An intervention in the stock market. Liquidity injections by the central bank. More curbs on short selling. And yet, Chinese stocks can’t escape the real estate sector’s spiral of gloom.
Data this week showed that property investment — a key driver of China’s economic activity — continued to slump, while home prices fell at the fastest pace in almost a year in September. That negated investor optimism over a data showing a pickup in third-quarter economic growth.
The main CSI 300 Index slid more than 4 percent to cap its worst week in a year on Friday, erasing all the gains seen during its epic reopening rally that took off late last year. The selloff came despite the slew of market-boosting policies, including tightening of curbs on short-selling activities.
“Investors need to see a way out of all the major problems, like the property woes,” said Hao Hong, chief economist at Grow Investment Group. “How Beijing manages its property market and handles its relationship with the US” are key, he said, adding that “nobody cares about economic data” right now.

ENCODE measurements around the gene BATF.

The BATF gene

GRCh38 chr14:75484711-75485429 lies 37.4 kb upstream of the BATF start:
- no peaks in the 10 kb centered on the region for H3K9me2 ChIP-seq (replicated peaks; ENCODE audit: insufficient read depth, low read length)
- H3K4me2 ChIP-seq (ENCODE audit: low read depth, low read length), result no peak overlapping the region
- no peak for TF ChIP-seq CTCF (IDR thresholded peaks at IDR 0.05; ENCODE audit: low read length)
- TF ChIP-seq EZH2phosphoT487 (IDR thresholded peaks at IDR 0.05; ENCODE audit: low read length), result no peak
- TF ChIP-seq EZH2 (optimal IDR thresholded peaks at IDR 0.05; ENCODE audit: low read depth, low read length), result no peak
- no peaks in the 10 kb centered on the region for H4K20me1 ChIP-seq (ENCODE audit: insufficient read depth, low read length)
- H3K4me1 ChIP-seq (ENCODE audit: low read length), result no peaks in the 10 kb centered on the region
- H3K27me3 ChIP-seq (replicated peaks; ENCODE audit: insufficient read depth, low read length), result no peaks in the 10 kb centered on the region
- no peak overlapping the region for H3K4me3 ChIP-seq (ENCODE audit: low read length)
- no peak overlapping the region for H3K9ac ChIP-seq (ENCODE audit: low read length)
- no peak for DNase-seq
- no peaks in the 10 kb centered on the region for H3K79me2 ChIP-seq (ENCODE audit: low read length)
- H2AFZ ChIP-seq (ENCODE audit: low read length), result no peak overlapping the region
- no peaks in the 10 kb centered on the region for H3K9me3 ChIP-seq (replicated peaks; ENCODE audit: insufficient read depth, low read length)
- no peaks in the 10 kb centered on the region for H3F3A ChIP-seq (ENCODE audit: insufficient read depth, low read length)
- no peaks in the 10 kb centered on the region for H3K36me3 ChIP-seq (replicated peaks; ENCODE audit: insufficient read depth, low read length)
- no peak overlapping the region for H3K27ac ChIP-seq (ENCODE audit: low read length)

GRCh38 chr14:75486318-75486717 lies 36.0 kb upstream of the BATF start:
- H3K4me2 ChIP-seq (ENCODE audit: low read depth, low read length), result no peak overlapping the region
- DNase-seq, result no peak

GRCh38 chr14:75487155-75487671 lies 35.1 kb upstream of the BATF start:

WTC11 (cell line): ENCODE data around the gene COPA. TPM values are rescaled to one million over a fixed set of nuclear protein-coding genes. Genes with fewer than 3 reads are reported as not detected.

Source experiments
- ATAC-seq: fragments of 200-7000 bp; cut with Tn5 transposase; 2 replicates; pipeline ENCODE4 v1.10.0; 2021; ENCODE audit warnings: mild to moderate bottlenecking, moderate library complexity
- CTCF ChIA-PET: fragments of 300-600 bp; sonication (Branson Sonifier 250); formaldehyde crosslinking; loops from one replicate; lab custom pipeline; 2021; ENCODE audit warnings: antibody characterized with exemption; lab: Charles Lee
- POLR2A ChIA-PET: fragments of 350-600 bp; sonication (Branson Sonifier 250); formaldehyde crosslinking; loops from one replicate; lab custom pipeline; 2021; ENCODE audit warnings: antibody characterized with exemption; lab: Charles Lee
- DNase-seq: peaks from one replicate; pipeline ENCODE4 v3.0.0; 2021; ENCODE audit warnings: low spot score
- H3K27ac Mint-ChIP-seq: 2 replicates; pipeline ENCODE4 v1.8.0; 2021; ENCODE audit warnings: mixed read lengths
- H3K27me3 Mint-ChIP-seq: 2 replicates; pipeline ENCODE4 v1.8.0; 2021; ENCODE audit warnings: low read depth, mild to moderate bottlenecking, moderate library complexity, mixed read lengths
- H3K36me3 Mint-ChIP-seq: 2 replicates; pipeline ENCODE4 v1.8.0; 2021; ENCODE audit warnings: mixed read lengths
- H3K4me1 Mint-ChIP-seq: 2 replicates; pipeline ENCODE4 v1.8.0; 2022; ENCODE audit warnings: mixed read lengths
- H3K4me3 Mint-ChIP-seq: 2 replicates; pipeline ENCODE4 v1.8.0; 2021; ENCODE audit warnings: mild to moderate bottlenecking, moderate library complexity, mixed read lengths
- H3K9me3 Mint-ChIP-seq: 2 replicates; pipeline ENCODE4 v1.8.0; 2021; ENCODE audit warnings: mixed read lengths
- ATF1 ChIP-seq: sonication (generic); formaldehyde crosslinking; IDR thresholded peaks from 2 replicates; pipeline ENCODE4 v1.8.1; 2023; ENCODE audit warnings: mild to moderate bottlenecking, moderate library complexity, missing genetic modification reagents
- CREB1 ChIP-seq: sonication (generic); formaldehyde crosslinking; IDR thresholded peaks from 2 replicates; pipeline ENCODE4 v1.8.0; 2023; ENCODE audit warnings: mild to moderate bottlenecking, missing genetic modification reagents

Weakness in global stocks spurred by geopolitical tensions in the Middle East worsened the pain for China’s market, with foreigners offloading 24 billion yuan ($3.3 billion) of onshore stocks on a net basis this week. That’s the most since the week ended August 18. Still, Morgan Stanley advised against buying the dip, cautioning that sentiment is likely to stay fragile and foreign fund outflows could persist.
A Bloomberg Intelligence gauge of Chinese developers’ stocks hit its lowest level since 2009 this week as efforts to boost the housing market failed to win over investors. Homebuyers remain cautious and several large developers like Country Garden Holdings Co. continue to suffer from liquidity